A couple of weeks ago, Bubba Watson won the Masters at Augusta National Golf Club. When asked to what he attributed his winning, Bubba said it was based on his recent goal of improving as a person as well as a golfer.
After winning the Masters a few years ago, Bubba began to struggle on the golf course and in his life. He called his inner circle together and asked his closest friends and family members to help him figure out what he needed to change. Watson said, “I was so wrapped up in why am I not winning, that it created frustrations in my head and life.” Coming out of that meeting, Watson reordered his priorities as can be seen on his Twitter account. It read, “Christian, husband, daddy & Pro Golfer, in that order!”
From my perspective, that’s a pretty good pattern for us as well… Christian, husband or wife, daddy or mommy, and then whatever else we do…in that order! As you make your journey today, think about your Priorities.
And have a blessed day!
John Mark Caton, Ph.D

Pastor John Mark shared a powerful and personal story in a sermon on 2/2/14 about his brother taking his own life and the personal tragedy he went through. Pastor shares how important it is for Christians to love each other when times are good and when times are bad.

What is Easter Sunday? This Sunday many people will flock to church to celebrate Easter Sunday, and I hope you plan to do the same. However, we would be better served to refer to Easter Sunday as “Resurrection Sunday” and not simply Easter Sunday.

For some, Easter Sunday is synonymous with the Easter Bunny, colorfully decorated Easter eggs, and Easter egg hunts. In and of themselves, those fun things for kids to do are not necessarily wrong. However, we must always remain mindful that the Easter Bunny and Easter Eggs have absolutely nothing to do with the importance of the day.

This Sunday is important for one reason and one reason only; the “Resurrection” of Jesus Christ. In the Gospel of Luke, The events of that “resurrection Sunday” were recounted:

1On the first day of the week, very early in the morning, the women took the spices they had prepared and went to the tomb. 2 They found the stone rolled away from the tomb, 3 but when they entered, they did not find the body of the Lord Jesus. 4 While they were wondering about this, suddenly two men in clothes that gleamed like lightning stood beside them. 5 In their fright the women bowed down with their faces to the ground, but the men said to them, “Why do you look for the living among the dead? 6 He is not here; He has risen” (Luke 24).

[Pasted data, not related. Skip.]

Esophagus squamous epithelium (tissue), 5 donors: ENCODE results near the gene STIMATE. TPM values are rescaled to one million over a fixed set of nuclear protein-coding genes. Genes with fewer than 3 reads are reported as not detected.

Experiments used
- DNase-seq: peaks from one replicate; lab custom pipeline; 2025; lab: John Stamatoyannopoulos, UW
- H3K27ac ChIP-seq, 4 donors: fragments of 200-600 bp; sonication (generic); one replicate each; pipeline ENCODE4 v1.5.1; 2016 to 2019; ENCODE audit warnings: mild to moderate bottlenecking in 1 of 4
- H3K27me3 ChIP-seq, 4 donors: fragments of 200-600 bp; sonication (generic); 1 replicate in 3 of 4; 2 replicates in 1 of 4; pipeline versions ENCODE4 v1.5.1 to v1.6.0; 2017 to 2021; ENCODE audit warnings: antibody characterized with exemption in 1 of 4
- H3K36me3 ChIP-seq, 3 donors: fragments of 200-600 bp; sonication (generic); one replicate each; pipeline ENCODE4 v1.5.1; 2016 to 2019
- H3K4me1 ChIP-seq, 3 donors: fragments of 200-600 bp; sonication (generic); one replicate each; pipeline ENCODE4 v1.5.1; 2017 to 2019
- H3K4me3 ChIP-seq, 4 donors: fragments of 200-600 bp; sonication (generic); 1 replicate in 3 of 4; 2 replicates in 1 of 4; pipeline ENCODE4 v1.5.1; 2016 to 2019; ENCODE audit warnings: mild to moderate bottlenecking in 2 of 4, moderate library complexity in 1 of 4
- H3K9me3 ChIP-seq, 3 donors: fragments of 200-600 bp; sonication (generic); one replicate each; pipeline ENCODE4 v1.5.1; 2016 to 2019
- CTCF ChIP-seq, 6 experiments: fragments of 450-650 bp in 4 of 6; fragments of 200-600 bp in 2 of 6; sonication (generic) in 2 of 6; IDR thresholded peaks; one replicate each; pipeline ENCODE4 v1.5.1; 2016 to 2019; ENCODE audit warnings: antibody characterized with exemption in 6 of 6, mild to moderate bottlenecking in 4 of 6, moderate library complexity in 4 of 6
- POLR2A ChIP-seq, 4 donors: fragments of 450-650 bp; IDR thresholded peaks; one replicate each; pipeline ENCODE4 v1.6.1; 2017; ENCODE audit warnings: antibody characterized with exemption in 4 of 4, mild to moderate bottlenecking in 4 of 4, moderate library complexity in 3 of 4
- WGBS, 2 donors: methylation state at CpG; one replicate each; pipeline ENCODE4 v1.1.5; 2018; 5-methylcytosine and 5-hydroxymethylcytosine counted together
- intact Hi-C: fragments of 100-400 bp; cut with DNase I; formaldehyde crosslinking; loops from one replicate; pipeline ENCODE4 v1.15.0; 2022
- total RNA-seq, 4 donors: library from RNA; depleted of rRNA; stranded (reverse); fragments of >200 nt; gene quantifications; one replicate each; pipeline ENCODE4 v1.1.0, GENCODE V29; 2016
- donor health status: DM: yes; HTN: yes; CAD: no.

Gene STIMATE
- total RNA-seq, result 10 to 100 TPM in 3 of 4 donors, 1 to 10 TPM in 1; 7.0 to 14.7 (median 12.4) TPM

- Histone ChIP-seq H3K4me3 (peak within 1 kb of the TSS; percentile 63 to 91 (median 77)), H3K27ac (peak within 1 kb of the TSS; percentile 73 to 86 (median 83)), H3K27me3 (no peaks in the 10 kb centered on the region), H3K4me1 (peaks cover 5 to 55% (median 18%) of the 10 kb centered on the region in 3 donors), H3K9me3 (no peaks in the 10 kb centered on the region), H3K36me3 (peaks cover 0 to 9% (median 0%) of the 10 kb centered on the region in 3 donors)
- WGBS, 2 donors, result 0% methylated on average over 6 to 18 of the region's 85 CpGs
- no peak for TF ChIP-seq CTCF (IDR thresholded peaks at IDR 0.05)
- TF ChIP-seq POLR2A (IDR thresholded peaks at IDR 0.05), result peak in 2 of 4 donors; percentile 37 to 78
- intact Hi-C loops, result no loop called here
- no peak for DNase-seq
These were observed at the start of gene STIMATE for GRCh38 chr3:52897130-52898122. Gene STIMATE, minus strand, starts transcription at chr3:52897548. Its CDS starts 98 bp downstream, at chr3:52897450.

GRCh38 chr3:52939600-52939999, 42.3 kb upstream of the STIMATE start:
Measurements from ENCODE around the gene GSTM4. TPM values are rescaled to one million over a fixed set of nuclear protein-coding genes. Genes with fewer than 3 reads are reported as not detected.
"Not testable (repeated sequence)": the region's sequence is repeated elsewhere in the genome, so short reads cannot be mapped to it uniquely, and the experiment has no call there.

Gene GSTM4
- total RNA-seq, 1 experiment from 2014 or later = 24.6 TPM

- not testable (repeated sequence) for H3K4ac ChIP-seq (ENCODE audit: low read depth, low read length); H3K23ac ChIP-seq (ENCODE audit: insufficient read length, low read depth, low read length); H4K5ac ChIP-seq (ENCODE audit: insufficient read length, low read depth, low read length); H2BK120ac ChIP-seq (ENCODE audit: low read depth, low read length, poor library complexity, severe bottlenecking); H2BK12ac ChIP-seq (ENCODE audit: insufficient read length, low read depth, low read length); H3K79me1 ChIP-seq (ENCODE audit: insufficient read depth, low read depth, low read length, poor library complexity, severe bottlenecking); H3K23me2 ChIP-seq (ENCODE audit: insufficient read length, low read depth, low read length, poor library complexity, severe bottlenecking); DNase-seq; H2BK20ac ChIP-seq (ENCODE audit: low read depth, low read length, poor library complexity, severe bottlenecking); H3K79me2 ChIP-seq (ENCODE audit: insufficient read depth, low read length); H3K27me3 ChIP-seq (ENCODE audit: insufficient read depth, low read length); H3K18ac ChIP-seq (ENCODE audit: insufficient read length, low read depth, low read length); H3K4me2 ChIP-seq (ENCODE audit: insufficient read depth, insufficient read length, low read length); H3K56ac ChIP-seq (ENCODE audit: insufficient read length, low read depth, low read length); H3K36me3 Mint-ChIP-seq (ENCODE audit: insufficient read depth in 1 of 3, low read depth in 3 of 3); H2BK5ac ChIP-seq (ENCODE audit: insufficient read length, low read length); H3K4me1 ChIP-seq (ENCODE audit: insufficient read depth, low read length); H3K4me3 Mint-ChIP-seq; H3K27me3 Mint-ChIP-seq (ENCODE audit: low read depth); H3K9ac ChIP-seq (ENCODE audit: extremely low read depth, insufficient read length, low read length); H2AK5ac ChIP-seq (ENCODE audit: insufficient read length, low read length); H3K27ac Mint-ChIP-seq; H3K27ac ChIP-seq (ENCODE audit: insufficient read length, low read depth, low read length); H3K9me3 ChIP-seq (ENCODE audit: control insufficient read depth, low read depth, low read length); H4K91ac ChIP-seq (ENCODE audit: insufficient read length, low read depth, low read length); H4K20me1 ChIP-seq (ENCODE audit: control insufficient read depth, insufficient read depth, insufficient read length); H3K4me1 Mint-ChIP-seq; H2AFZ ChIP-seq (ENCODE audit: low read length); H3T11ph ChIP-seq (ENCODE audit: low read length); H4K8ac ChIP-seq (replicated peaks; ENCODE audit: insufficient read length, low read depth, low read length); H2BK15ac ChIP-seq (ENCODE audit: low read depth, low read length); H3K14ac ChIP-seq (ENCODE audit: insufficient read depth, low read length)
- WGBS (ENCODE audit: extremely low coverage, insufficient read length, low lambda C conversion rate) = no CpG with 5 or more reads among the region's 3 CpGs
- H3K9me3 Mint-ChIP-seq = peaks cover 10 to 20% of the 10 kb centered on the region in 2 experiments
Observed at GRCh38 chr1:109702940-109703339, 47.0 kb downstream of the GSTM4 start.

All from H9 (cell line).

Now that’s something to Celebrate. I look forward to seeing you in Church this Sunday because it will be “RESURRECTION SUNDAY!”

Have a blessed Day!

John Mark Caton, Ph.D

Today is Maundy Thursday. In yesterday’s blog we looked at the fact that Maundy meant “command” which focuses on the command of Jesus to those disciples that they would love one another. Tomorrow is Good Friday! For those who are familiar with the events of Good Friday, it almost seems like a contradiction in terms. When we look at what happened to Jesus: betrayal, trials, beatings, crown of thorns, and being nailed to the cross, there was not much that was good.

So, why is Good Friday referred to as Good? Simply put, Good Friday is referred to as Good Friday not because the events of the day were good but because the results of the bad that took place on that day were good.

In the Book of Romans, the Apostle Paul tells us, “But God demonstrates His own love for us in this: While we were still sinners, Christ died for us” (Romans 5:8).

In 1 Peter we are told, “For Christ also suffered once for sins, the righteous for the unrighteous, to bring you to God. He was put to death in the body but made alive by the Spirit” (1 Peter 3:18).

So, Good Friday is not called Good Friday because of the events of that day, but it is Good Friday because of the results of that day. Think about it and Have a “Good Friday” Tomorrow!
John Mark Caton, Ph.D

Tomorrow is Maundy Thursday. What does that mean? Maundy Thursday is the Thursday of Passion Week, the day before Good Friday. Two major events took place on Maundy Thursday of that week: First, Jesus instituted the Lord’s Supper also called Communion. The second major event that took place on Thursday of Passion Week was Jesus washed the disciple’s feet. This was an example of humility.

We know that Jesus celebrated the Last Supper with the Disciples and washed the Disciples feet on that Thursday, but that still doesn’t tell us what ‘Maundy Thursday’ means. The word ‘Maundy’ comes from a simple Latin word that means “to command.”

Maundy Thursday is about us remembering the Lord’s Supper. It is also about remembering that Christ washed the Disciples feet. Most of all remember the command Christ gave to his disciples. Jesus said,  “A new command I give you: Love one another. As I have loved you, so you must love one another. 35 By this everyone will know that you are My disciples, if you love one another” (John 13:34-35).

Enjoy Your Maundy Thursday tomorrow, but remember the COMMAND of Christ to Love one another.

John Mark Caton, Ph.D

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